All in a Day's Work - Life on the GWR
At the height of the railway age. the railway industry provided employment (or over one million workers in Britain. Although the top-link driver on the great named expresses of the age of steam era) have been the pinnacle in terms of popular perception, these individuals could only have got there with the assistance of myriad other trades and after years of progressing through the more junior grades of footplate staff. From the humble junior porter through to the chairman of the board, the railways employed a vast array of different trades, all of whom were essential to the smooth running of the industry. Some of these trades, such as the track gangs, are still an important part of the maintenance of the modern railway. but others, such as blacksmiths, have now disappeared. Even if a trade still exists, its day-to-day operations are likely to have been radically changed in the 180 years of main line railway operation in Britain.
Drawing upon the extensive archives of the Great Western Railway, now housed in Steam: Museum of the Great Western at Swindon. Tim Bryan provides in All in a Day's Life on the GWR a portrait of life as a railway worker during the age of steam. Whilst to the outsider. particularly to the aspiring engine driver, life on the railways may have appeared glamorous, the reality, particularly for those in the more manual jobs, was often harsh, dirty and dangerous. This was an era before hi-vis jackets and Health & Safety legislation, before much of the labour-saving machinery of the late 20th century was developed, an age when pay was often poor and expectations for promotion limited. In examining the role of the disparate trades involved in the railway industry, the author provides both an evocative portrait of a long-lost era and also a social history that will have a resonance for all those countless families with relatives who once worked in the railway industry.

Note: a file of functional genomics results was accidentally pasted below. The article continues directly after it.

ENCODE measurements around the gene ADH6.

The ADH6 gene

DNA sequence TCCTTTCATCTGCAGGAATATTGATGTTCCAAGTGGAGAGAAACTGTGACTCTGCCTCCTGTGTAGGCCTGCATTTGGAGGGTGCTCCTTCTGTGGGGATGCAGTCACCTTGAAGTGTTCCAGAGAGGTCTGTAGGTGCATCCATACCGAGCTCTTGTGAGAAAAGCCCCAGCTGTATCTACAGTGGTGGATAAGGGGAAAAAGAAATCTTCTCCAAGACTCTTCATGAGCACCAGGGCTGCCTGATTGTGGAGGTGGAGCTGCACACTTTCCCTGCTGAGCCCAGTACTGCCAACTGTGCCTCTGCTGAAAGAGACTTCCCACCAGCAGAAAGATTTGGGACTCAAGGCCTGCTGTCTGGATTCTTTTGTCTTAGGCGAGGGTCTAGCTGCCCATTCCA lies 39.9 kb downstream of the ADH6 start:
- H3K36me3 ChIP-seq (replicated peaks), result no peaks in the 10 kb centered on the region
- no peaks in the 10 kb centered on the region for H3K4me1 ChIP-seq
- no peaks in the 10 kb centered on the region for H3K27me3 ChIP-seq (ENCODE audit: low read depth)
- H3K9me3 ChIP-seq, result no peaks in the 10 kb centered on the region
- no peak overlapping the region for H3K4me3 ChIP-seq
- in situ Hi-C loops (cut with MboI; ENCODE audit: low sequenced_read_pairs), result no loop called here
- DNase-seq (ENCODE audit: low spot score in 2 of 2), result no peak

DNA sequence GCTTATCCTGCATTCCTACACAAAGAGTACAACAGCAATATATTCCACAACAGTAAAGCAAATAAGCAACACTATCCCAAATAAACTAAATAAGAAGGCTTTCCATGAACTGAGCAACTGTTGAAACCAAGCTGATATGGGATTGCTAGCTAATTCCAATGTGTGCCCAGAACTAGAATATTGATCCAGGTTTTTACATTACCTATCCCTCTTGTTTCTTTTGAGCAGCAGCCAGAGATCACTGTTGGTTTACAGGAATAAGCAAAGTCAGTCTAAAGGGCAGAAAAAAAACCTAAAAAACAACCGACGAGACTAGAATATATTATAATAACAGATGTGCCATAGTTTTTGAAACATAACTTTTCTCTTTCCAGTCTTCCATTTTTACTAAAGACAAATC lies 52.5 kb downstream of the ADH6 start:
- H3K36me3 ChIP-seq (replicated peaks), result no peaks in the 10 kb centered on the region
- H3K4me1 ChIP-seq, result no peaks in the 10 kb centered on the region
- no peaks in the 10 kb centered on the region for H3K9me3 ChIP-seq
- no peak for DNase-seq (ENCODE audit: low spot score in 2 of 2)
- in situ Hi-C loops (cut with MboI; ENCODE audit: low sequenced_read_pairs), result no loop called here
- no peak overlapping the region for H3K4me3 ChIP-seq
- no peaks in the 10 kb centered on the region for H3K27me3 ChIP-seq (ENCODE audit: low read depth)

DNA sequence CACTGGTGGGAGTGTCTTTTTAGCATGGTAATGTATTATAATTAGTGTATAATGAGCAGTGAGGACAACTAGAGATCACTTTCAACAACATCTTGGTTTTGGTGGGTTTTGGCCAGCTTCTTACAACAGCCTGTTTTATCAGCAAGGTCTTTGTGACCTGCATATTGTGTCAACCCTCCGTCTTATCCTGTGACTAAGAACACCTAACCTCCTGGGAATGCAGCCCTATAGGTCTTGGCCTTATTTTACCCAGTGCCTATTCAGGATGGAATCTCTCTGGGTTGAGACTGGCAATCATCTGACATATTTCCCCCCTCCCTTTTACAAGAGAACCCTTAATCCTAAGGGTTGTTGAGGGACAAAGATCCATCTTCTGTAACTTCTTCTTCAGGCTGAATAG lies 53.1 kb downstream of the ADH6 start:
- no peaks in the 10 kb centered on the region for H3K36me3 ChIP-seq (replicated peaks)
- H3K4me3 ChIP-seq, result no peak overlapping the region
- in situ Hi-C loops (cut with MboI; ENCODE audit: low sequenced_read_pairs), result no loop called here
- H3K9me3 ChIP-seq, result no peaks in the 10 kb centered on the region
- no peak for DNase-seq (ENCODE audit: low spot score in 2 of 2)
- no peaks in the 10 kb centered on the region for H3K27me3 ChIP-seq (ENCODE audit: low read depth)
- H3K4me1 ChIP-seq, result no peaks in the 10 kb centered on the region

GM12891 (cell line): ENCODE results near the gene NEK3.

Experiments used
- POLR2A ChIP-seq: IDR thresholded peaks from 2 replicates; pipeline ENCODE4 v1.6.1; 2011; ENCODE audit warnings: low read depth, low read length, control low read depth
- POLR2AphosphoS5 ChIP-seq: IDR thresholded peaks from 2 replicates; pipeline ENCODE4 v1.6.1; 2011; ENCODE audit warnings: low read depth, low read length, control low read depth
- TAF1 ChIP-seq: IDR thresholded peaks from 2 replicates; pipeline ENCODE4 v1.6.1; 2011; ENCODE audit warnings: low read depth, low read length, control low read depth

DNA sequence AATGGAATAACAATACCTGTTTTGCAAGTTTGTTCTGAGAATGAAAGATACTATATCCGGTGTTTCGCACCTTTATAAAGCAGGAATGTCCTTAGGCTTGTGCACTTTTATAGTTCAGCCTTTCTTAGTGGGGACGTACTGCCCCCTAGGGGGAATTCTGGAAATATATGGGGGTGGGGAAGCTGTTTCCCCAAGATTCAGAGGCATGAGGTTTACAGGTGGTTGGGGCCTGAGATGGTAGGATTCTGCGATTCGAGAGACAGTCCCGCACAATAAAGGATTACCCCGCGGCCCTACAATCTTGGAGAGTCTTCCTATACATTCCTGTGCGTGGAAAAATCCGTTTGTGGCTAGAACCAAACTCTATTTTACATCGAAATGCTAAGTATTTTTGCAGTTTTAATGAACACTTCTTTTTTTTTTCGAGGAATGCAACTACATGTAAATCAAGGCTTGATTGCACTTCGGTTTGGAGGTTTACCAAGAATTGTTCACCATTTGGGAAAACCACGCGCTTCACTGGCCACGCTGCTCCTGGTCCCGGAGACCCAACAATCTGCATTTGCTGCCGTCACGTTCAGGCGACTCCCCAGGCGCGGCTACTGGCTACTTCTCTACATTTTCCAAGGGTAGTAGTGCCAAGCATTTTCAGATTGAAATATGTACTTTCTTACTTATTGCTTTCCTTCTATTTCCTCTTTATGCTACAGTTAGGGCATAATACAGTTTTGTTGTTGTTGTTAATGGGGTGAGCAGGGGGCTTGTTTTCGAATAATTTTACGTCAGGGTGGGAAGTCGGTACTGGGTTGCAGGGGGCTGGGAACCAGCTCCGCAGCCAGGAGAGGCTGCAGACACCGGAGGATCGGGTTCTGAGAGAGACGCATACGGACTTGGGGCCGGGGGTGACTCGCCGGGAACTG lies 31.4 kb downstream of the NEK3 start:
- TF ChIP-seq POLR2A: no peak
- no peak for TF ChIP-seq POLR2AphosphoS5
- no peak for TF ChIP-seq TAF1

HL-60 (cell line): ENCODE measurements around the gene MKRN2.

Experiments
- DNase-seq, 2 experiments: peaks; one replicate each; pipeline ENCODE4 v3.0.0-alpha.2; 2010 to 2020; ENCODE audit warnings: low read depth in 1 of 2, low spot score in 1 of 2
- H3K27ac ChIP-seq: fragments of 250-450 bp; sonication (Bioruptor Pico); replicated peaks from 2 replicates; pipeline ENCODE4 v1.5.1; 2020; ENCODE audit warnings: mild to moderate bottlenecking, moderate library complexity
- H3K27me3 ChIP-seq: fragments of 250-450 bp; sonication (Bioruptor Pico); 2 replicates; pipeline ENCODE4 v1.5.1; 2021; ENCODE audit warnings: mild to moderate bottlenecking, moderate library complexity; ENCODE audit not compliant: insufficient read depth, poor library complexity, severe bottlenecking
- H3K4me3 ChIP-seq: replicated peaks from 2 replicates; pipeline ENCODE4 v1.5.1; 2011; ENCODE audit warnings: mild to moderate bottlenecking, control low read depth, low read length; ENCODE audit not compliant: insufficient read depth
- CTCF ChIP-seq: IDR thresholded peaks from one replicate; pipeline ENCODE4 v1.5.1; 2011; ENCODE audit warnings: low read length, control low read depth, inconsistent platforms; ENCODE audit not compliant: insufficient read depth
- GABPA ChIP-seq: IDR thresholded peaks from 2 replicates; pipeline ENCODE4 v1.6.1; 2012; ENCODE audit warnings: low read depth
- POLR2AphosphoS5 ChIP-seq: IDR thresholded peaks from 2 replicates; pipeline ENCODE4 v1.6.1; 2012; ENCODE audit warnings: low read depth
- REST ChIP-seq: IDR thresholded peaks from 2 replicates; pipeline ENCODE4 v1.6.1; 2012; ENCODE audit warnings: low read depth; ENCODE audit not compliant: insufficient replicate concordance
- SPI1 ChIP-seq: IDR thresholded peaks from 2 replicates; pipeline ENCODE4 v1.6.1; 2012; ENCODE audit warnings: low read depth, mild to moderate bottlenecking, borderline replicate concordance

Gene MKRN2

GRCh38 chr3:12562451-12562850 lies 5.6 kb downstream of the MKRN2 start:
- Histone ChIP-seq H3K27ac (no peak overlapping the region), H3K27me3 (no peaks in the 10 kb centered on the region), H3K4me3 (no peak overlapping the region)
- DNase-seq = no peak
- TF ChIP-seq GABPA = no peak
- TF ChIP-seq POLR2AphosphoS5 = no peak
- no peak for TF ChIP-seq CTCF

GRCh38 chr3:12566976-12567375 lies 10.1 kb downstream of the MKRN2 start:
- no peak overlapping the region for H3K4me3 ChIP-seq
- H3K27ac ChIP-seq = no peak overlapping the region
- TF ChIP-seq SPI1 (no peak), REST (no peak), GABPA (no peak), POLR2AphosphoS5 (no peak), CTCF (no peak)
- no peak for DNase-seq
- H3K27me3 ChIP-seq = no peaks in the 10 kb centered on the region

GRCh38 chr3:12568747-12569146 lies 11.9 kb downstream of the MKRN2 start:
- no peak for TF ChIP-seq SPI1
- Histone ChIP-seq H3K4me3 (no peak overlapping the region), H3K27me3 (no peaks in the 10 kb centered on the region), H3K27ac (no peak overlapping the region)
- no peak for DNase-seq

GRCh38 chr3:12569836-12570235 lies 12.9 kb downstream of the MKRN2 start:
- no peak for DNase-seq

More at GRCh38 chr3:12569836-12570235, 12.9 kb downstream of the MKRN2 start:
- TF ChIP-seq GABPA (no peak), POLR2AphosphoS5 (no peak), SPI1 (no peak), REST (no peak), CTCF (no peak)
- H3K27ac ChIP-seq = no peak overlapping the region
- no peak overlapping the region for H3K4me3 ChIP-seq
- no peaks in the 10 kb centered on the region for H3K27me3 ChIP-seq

Hardback with dust jacket Softback, 160 pages, black & white photographs
Condition: Very Good
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